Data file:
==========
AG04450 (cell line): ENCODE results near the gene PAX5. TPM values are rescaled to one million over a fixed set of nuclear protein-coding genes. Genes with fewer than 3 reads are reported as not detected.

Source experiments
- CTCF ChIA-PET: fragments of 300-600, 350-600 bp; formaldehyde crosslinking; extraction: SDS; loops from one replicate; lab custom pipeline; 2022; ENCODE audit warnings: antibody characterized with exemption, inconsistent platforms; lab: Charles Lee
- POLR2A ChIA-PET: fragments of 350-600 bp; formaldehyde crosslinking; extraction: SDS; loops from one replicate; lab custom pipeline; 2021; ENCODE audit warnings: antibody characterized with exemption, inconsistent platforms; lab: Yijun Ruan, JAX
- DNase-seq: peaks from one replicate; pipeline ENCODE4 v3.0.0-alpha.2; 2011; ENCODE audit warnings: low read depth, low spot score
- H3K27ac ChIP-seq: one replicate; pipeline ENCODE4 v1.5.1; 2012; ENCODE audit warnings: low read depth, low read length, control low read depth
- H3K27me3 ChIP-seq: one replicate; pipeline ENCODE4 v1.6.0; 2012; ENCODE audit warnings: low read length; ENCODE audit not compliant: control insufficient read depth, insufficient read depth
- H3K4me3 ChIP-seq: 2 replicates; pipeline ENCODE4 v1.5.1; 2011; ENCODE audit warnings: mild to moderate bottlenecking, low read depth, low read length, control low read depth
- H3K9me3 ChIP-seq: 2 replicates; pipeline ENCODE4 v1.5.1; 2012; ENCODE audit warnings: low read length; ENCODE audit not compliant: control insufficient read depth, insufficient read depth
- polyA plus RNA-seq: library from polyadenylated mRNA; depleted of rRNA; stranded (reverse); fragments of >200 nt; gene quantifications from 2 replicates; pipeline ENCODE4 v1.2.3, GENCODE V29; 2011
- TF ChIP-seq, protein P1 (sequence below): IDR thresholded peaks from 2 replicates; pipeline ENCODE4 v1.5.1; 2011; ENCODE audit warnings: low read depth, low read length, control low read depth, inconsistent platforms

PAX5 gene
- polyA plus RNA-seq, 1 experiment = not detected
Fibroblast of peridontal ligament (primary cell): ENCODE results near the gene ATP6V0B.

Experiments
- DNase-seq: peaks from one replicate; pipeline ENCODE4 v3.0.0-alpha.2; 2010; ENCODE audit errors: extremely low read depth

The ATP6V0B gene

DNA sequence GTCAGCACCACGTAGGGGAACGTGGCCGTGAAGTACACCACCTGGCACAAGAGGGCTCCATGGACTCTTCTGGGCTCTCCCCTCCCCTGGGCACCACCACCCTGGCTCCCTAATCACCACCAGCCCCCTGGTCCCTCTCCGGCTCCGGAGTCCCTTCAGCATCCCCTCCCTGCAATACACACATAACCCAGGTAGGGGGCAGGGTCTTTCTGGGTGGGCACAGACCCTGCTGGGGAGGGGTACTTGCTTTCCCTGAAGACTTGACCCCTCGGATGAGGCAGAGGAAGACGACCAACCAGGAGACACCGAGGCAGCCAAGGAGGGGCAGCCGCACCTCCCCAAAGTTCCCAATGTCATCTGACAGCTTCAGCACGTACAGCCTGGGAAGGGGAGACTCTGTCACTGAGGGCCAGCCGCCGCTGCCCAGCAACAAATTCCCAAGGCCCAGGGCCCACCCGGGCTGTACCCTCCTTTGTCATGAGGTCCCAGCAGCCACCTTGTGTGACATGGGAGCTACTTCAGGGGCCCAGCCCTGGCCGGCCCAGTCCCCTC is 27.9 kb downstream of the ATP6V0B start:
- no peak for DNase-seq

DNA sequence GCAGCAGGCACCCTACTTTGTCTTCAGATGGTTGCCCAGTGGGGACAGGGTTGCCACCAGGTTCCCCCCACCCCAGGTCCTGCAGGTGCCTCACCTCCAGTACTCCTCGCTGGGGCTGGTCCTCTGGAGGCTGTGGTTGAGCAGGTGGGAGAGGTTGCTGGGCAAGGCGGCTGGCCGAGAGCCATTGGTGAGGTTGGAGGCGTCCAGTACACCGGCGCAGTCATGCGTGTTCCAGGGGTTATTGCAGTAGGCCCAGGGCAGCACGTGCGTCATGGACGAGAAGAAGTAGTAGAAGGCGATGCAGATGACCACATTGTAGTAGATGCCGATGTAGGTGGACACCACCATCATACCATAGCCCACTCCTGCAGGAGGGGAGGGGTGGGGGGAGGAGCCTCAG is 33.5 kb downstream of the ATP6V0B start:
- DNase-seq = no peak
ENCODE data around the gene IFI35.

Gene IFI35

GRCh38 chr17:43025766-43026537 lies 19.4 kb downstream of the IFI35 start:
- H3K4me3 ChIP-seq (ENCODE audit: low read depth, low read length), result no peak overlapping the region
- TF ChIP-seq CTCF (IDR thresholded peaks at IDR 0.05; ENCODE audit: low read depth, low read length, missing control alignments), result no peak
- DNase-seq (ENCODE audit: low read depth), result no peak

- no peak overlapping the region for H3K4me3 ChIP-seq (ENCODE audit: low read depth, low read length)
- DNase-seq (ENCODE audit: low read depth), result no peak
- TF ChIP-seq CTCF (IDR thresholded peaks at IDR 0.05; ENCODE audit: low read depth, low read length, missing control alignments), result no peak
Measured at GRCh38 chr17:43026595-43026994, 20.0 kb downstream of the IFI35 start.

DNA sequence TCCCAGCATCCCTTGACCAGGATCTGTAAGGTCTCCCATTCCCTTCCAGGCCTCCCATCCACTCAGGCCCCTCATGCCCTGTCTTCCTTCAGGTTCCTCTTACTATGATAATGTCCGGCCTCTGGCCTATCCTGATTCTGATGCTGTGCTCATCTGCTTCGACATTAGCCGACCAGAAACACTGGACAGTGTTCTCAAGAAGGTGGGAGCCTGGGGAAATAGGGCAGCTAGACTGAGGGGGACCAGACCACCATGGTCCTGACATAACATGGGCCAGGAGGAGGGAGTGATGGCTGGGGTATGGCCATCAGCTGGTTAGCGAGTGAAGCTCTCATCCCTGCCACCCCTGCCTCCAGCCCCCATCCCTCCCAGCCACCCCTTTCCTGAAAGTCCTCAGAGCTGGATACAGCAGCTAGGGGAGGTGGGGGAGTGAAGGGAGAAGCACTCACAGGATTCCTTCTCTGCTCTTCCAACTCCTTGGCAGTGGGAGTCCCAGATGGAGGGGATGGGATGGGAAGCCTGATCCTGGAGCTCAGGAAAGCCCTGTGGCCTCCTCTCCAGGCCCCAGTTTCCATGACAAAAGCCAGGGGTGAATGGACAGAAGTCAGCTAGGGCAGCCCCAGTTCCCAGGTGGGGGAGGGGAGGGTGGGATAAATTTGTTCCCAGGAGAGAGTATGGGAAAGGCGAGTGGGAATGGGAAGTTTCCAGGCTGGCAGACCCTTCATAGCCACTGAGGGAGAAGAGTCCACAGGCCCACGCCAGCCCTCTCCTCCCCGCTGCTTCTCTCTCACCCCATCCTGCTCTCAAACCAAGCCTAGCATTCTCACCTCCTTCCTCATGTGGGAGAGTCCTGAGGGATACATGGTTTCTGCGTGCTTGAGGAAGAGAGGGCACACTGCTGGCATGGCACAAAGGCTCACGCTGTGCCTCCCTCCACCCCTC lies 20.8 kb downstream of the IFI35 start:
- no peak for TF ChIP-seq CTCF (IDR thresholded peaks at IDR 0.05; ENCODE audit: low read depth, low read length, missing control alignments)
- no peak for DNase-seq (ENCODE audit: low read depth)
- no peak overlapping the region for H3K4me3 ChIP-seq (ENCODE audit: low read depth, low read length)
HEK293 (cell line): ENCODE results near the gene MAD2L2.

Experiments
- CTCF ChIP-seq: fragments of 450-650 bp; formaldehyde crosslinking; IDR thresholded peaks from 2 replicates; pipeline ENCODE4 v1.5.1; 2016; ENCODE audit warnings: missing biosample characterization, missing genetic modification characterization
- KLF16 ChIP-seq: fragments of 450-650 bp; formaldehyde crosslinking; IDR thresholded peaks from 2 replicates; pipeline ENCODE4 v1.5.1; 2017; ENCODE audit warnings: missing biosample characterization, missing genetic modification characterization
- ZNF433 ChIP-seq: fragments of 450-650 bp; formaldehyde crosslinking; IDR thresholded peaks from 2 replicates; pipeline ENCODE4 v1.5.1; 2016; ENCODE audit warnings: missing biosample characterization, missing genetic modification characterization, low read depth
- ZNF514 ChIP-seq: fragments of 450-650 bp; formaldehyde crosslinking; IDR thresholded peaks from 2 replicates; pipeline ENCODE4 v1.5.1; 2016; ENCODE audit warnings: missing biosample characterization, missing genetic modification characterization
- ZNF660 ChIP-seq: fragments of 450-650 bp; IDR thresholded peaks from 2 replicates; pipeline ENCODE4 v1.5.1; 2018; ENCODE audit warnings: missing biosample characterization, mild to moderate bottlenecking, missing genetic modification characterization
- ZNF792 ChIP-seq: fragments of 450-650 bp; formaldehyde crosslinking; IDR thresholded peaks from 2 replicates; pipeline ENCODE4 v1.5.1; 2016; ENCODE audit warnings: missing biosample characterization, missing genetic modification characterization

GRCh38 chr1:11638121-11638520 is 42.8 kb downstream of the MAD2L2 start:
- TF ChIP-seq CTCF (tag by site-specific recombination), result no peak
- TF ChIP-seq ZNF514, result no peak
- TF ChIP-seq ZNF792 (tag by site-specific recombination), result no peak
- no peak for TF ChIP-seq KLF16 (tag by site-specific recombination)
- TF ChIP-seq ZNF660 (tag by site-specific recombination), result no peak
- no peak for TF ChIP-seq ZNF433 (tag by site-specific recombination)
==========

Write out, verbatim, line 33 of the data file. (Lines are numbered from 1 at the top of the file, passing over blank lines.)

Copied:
- no peak for TF ChIP-seq CTCF (IDR thresholded peaks at IDR 0.05; ENCODE audit: low read depth, low read length, missing control alignments)